By: Andrea Ferrell
What’s the relationship between the Federal Funds rate and the 10 year treasury?
As the U.S. economic expansion crosses the ten year mark, the Federal Funds rate has been under a magnifying glass. The rate is the Federal Reserve’s, America’s Central Bank, main tool in controlling monetary policy as well as a tool for the government to control reserve requirements and keep inflation in check. Generally, if the Federal Reserve sets a higher Federal Funds rate, it causes a reduction in money supply and other short-term rates to increase, thus lowering inflation and controlling price fluctuations. As of this writing, the Federal Reserve is aiming for a 2% inflation rate, which would ensure that the U.S. economy does not “overheat” with excessive inflation.
Prior to the 2008 Financial crisis, the Federal Reserve would set a target rate and adjust this rate depending on how strong or weak the economy was at the time. This fixed rate proved to be detrimental as the rate was not able to make small adjustments to market swings between meetings and inflation skyrocketed. Over the course of 2008, the crisis deepened and the Federal Open Market Committee the Fed funds rate from 3.5% to a floating target between 0 and 0.25% as a tool to bring down other short term rates. The floating target range, though does not determine the actual rate. Rather the overnight supply and demand by banks for loans performs this function.
After the 2008 financial crisis, the Federal Reserve used an expansionary approach where rates were cut in an effort to spur consumer spending. Having a new target approach allowed the Federal Funds rate to move between two set rates and for more adjustments when there were sudden movements in the markets, as opposed to the prior rigid rate. Likewise between 2008 and 2015, the Federal Reserve began to use Open Market Operations to purchase long term securities and treasuries as a tool to stimulate long term growth and raise long term rates. In 2015, the Federal Reserve began to use a contractionary approach, whereby short-term rates were raised in an effort to cool inflation and keep economic expansion on track, as too much inflation can erode the value of a currency. The current target is now between 2.25% and 2.5%, with the current rate moving for the last few months within the said interval from 2.33-2.4%.
The Federal Funds rate has a ripple effect on the so called “yield curve” for U.S. issued Treasury Bills, and consequently longer term bonds and notes, as both are competing short-term investments. The curve generally follows Treasury Bills in increasing yield, as longer term Treasuries are riskier and require a higher return to entice investors. Experts often talk about this yield curve, which is a snapshot of treasury rates on a given day. An inverted yield curve (where shorter bills have a higher yield than longer bills) could arguably imply an upcoming recession. The yield curve inverted in 2005, 2006 and 2007 preceding the 2008 crisis. While these events occurred over a year before the 2008 recession, this inverted yield curve shows that investors see more risk in the near future than the far. Many investors look to the ten year Treasury as a way to gauge future outlook because the ten year influences other financial tools like mortgage rates. Since 2018 began, the ten year treasury has been between 2.3% and 3.25%, showing some, but not complete, correlation with the increases in the Federal Funds rate.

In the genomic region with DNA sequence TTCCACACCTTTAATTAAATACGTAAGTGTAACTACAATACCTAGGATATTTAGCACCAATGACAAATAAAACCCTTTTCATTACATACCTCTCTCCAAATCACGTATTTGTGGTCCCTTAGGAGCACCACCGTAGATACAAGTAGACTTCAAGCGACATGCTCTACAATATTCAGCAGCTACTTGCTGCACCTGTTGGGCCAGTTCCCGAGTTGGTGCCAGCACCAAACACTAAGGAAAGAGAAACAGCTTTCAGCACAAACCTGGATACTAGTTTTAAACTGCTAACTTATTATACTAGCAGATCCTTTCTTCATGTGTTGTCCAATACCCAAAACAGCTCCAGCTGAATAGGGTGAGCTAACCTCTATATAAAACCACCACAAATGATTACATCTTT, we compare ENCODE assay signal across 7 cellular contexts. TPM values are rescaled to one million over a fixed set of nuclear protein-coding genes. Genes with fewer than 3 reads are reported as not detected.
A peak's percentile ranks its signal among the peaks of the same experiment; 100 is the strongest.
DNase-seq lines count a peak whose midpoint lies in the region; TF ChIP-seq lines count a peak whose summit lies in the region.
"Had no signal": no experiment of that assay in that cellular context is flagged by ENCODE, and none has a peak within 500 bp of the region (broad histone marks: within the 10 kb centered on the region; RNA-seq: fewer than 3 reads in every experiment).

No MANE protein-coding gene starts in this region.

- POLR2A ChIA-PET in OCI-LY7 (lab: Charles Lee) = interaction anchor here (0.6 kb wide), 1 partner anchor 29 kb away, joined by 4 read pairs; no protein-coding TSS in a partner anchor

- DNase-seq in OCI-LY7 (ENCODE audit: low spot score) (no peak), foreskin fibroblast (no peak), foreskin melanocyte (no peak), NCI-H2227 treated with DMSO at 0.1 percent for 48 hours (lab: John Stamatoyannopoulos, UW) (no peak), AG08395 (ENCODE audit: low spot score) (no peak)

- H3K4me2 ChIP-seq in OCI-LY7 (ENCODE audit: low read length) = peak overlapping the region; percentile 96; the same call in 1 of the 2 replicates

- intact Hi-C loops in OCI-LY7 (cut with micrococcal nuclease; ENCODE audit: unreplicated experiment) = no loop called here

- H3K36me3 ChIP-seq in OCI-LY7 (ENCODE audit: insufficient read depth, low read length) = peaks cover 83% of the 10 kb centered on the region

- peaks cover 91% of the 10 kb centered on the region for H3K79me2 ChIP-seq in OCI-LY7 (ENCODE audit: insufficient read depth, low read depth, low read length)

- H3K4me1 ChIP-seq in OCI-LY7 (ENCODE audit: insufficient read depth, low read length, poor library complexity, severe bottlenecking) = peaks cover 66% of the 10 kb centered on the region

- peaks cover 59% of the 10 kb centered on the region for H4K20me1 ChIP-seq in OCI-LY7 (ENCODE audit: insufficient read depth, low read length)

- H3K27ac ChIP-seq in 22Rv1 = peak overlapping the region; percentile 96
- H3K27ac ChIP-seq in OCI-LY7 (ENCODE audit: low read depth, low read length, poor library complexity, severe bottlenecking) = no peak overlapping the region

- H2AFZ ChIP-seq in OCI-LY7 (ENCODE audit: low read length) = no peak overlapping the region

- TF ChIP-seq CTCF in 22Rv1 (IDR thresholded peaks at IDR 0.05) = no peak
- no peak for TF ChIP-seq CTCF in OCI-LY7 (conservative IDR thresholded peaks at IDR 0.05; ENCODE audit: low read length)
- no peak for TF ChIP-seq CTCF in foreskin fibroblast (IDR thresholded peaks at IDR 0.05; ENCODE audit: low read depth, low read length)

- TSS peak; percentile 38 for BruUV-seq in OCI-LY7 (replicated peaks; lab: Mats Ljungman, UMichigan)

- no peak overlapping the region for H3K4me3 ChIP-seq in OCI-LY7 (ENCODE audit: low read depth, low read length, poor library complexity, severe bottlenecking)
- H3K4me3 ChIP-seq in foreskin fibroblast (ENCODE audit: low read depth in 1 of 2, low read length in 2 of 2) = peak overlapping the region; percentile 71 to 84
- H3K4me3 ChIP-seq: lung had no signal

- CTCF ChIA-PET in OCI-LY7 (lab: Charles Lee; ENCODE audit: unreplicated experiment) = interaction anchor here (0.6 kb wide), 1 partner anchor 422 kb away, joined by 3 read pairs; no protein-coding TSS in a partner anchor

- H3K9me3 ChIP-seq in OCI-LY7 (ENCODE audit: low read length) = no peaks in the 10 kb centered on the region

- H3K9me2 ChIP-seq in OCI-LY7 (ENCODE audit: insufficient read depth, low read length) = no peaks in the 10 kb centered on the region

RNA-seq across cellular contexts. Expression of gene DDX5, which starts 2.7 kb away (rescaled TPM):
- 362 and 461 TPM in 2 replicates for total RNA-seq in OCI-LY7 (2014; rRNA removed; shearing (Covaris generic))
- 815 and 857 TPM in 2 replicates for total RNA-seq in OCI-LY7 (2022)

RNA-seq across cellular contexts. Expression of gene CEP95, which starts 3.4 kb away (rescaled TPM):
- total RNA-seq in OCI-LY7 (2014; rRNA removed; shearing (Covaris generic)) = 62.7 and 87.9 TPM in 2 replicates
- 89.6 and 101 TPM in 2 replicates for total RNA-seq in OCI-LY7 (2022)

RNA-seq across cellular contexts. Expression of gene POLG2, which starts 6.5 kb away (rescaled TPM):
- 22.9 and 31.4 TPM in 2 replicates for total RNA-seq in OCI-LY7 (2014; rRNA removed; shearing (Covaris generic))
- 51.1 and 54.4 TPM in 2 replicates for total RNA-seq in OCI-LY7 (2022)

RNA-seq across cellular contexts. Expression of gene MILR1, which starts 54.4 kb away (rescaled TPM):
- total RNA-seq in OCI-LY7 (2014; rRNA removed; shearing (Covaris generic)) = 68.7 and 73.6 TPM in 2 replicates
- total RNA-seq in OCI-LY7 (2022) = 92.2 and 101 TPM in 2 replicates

So why do people look at the spread, or difference, between the Federal Funds rate and the ten year treasury? Both of these securities are competing with each other for investor money, so a narrow spread implies a flattening yield curve and more cautious investors.For example, on February 8 2019 the spread was 0.23 percentage points, while in January of 2018, the spread was 1.17 percentage points, showing how investors have more trepidation about the future.
Now, should the ten year rate be higher with the Fed Funds Rate hikes? Well yes and no. In an ideal world, with no other variables, the Ten Year Treasury should increase with hikes in the Federal Funds rate, as this rate sets the yield curve; however, the ten year yield is influenced by other variables like consumer confidence data and domestic and foreign growth, all of which decrease the correlation between Treasuries and the Federal Funds Rate. For example, when retail sales were lower than expected for December 2018, treasury yields decreased from 2.706% to 2.659%, showing how investors entered safer investments. With the possibility of more rate hikes in the upcoming year, the spread between this rate and the ten years’ yield is going to be an interesting financial tool to watch as a gauge of the health of the US economy.
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